No Need for a Personal Representative
Typically, the Florida probate process begins with the designation of a personal representative. In many other states, this important individual is referred to as the estate’s executor. Appointed by the court, this person is charged with overseeing the entirety of the probate process. This responsibility often is given to surviving spouses or children.
While many personal representatives do an excellent job of administering their loved ones’ estates, there are definitely exceptions. As such, a significant share of probate disputes center around the personal representative’s decisions or actions.
With summary administration, the personal representative is replaced by a petitioner. This individual does not hold nearly as much oversight as the personal representative, so this is often an easier role to carry out.
Because the summary administration process doesn’t take nearly as long as formal administration, it’s nearly always easy to keep the cost manageable. Filing fees can be especially reasonable by comparison, although all types of probate tend to be more expensive than beneficiaries prefer. Legal fees may be limited simply because these estates can be administered with less time and effort on the lawyer’s end.
When Is Summary Administration Best Avoided?
Those who pursue formal administration in lieu of the summary alternative typically do so because they’re not eligible for an expedited approach. Still, there are select cases in which the estate may be eligible for summary administration, but formal probate turns out to be a far better option.
Problems are most likely to arise if the deceased person had a lot of creditors. In such cases, summary administration can be far more complex than anticipated. This is typically not a concern if the decedent passed away over two years ago, as time will have settled all issues with creditors.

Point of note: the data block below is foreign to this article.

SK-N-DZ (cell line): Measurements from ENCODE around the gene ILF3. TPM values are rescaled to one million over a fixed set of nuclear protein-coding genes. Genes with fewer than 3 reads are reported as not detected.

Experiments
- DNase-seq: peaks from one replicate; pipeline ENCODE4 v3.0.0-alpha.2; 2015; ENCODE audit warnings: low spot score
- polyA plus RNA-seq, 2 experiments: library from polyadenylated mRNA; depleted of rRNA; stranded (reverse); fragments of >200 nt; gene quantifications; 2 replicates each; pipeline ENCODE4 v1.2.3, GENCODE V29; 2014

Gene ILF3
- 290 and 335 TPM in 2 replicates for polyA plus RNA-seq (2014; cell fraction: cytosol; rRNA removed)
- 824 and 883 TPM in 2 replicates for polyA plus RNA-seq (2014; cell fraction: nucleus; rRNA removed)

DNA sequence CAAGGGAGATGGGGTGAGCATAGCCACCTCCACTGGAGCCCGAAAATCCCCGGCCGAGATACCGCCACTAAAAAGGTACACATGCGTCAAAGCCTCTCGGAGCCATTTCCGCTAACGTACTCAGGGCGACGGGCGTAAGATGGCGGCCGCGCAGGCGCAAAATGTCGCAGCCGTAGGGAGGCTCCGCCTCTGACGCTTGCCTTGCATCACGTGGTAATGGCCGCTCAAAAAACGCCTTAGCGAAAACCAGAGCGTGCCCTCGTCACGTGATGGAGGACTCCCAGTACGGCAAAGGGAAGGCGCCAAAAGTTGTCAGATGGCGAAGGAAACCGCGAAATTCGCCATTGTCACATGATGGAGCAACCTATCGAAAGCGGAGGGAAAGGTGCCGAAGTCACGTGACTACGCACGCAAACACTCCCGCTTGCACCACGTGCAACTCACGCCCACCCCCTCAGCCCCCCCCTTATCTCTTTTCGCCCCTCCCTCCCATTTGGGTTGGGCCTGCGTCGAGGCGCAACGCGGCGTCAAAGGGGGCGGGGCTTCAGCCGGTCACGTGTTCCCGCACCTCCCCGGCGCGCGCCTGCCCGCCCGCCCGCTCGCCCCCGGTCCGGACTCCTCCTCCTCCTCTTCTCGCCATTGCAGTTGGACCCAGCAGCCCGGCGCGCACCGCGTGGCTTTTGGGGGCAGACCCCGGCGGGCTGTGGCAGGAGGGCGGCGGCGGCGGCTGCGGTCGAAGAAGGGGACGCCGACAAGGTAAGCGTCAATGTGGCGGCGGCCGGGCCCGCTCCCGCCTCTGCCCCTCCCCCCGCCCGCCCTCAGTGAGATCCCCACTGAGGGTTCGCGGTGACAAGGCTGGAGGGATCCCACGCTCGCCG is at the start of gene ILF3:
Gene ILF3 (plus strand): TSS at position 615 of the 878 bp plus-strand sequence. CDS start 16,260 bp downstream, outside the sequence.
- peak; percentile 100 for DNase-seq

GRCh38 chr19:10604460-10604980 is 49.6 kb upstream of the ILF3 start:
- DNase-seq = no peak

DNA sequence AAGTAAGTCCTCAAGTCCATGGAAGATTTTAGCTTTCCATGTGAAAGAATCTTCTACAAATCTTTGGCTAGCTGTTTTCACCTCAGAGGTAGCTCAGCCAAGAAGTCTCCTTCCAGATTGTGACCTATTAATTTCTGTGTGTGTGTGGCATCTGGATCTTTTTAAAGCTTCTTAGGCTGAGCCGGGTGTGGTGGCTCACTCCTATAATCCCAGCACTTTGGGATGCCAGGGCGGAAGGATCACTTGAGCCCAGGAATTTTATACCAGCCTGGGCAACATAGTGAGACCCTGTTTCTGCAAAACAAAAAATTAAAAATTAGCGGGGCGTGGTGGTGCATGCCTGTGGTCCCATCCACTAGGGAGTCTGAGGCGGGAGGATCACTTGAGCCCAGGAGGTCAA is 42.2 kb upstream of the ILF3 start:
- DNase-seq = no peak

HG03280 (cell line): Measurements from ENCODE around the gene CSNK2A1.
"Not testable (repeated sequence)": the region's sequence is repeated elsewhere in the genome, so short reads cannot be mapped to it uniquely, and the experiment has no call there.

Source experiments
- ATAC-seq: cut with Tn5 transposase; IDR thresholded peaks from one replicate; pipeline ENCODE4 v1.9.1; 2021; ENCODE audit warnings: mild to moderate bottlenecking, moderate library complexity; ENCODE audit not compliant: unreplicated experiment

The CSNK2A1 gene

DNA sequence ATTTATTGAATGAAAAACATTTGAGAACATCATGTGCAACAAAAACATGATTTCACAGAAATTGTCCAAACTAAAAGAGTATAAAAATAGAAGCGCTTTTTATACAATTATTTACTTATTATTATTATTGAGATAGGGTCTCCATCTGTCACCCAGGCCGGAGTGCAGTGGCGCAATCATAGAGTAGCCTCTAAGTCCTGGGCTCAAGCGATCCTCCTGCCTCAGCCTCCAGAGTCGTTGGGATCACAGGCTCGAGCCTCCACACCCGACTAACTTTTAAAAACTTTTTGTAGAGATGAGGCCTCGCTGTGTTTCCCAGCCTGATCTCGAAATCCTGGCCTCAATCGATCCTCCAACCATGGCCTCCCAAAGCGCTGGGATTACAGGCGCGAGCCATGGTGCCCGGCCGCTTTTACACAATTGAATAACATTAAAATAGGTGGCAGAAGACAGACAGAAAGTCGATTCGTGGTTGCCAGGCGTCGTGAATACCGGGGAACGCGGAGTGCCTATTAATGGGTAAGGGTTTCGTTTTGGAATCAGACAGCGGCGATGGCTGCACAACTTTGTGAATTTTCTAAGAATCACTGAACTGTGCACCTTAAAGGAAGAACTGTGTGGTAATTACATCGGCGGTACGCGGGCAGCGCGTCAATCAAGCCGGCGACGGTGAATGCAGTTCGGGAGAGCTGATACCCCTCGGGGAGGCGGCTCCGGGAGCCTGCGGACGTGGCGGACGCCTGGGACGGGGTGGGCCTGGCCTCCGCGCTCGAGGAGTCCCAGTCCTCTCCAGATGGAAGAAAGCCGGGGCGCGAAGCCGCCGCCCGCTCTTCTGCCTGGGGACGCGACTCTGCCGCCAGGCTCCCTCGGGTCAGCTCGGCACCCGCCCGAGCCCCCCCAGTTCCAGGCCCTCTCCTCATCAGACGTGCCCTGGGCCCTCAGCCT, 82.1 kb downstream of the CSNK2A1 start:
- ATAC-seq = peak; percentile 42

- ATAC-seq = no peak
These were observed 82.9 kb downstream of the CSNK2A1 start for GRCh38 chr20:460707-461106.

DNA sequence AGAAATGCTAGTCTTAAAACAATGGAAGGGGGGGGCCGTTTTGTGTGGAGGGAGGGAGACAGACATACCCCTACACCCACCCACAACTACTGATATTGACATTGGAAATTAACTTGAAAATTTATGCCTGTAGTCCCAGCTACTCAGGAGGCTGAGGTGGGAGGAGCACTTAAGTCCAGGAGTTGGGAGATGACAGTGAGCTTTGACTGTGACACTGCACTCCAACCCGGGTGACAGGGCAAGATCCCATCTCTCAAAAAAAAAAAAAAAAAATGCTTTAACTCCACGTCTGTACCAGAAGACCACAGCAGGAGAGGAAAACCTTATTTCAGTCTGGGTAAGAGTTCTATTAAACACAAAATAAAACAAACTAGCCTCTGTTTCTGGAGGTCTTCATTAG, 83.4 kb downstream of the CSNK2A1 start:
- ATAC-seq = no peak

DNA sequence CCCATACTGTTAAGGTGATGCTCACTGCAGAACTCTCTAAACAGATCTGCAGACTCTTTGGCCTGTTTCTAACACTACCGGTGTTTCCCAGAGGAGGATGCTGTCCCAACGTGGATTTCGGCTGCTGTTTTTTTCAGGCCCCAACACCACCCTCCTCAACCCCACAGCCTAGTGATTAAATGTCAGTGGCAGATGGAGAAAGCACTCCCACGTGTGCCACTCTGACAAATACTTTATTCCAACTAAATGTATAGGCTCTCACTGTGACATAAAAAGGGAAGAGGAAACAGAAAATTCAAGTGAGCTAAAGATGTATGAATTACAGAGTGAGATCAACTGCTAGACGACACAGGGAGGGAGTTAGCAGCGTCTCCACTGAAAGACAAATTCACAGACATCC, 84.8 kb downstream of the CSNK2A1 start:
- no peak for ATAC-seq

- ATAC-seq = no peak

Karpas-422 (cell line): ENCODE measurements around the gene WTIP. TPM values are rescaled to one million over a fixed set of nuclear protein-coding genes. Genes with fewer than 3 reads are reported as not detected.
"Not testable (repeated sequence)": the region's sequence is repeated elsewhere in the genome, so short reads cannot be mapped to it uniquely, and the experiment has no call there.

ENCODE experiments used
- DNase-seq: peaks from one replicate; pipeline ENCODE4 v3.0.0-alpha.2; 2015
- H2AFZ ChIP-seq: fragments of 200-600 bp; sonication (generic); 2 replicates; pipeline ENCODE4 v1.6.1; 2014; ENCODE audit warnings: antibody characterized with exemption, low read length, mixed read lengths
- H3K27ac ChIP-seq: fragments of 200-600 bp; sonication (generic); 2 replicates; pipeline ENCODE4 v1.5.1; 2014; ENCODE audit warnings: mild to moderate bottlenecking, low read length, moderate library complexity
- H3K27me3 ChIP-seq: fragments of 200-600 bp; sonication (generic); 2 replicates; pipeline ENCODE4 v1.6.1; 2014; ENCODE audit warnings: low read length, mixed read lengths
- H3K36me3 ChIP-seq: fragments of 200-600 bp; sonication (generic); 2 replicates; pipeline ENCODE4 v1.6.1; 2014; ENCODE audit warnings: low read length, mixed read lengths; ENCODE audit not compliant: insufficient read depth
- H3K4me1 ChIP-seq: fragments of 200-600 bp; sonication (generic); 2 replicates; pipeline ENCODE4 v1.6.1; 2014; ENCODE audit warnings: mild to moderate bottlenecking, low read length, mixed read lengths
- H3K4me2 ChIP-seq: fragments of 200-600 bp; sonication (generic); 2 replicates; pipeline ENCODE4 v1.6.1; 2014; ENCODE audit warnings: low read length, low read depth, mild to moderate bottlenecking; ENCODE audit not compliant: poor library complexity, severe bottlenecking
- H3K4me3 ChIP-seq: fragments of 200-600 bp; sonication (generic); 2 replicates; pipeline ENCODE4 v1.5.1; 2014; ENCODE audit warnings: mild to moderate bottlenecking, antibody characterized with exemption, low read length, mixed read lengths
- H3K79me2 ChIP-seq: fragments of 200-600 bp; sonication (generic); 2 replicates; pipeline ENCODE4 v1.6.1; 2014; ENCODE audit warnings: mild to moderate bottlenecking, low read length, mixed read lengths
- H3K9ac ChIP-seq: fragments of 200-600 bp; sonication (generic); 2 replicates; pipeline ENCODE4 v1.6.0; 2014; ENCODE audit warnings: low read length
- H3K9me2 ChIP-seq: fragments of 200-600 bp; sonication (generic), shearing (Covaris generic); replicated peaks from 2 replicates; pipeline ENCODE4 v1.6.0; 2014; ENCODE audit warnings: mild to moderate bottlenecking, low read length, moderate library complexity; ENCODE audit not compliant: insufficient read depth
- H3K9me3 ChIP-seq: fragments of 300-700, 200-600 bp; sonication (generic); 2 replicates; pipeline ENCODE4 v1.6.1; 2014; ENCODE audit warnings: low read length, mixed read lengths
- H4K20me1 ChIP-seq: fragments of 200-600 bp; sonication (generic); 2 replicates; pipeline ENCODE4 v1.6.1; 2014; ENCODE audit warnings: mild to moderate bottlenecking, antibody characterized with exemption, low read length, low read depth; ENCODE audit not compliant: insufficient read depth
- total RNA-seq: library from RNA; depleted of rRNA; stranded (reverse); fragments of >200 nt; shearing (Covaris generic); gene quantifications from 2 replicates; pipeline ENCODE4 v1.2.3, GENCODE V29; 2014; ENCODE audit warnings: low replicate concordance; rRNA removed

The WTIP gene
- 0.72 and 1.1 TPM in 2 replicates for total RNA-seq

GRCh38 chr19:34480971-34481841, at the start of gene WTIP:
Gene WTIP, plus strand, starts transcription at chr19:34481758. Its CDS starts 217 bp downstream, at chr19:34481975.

If the decedent passed away more recently, creditor claims must be handled promptly before summary administration is available. This means completing a diligent search for known or potential creditors — and if the necessary assets are available, handling payment.
In other cases, complications related to Florida’s homestead laws may arise. Technically speaking, the decedent’s homestead will have passed on to any designated heirs — but this doesn’t mean that clear title exists. As such, it may be necessary to initiate separate proceedings for establishing homestead status. This sometimes has a negative impact on the timing of the summary administration, especially when judges enforce waiting periods.
Summary Administration Vs Formal Probate: Proceed With Caution When Settling Florida Estates
There is no one ideal approach to probate in Florida. A lot depends on the unique realities of the estate in question. While some estates will clearly benefit from the built-in simplicity of summary administration, a formal approach may be preferable in other situations.
When in doubt, it’s best to seek insight from a Florida probate attorney who understands how this process works and where pitfalls may exist. Only then is it possible to proceed with a solid probate strategy. A little insight can make a world of difference, so don’t hesitate to get a respected lawyer in your corner.